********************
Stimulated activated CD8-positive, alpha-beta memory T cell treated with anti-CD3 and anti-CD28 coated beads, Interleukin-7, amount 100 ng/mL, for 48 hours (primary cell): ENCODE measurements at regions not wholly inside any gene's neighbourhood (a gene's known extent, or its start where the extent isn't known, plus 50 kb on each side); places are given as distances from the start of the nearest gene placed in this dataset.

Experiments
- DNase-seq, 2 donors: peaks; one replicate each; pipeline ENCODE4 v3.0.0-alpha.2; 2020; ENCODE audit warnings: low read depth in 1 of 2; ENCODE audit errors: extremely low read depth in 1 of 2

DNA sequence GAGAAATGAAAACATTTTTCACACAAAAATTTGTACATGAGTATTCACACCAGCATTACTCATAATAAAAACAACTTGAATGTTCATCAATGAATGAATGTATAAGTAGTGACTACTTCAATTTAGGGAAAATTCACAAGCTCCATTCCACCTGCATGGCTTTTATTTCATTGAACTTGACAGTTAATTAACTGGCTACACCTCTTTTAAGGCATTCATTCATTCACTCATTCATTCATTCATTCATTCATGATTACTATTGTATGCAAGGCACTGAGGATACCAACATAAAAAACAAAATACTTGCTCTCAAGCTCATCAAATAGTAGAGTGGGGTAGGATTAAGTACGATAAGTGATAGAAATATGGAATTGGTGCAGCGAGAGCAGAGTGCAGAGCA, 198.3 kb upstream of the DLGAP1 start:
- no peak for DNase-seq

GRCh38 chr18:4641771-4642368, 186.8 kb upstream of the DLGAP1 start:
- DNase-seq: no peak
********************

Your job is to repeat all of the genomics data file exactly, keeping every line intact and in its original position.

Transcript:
Stimulated activated CD8-positive, alpha-beta memory T cell treated with anti-CD3 and anti-CD28 coated beads, Interleukin-7, amount 100 ng/mL, for 48 hours (primary cell): ENCODE measurements at regions not wholly inside any gene's neighbourhood (a gene's known extent, or its start where the extent isn't known, plus 50 kb on each side); places are given as distances from the start of the nearest gene placed in this dataset.

Experiments
- DNase-seq, 2 donors: peaks; one replicate each; pipeline ENCODE4 v3.0.0-alpha.2; 2020; ENCODE audit warnings: low read depth in 1 of 2; ENCODE audit errors: extremely low read depth in 1 of 2

DNA sequence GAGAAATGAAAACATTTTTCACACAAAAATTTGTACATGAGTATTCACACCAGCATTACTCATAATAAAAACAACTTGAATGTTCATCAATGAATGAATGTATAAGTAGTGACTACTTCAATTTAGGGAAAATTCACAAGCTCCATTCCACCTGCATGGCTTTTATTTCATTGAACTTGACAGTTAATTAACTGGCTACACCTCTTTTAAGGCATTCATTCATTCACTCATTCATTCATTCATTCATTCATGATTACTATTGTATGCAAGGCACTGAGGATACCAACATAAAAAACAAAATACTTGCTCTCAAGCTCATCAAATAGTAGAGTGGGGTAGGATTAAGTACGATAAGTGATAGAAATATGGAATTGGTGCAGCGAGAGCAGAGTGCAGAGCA, 198.3 kb upstream of the DLGAP1 start:
- no peak for DNase-seq

GRCh38 chr18:4641771-4642368, 186.8 kb upstream of the DLGAP1 start:
- DNase-seq: no peak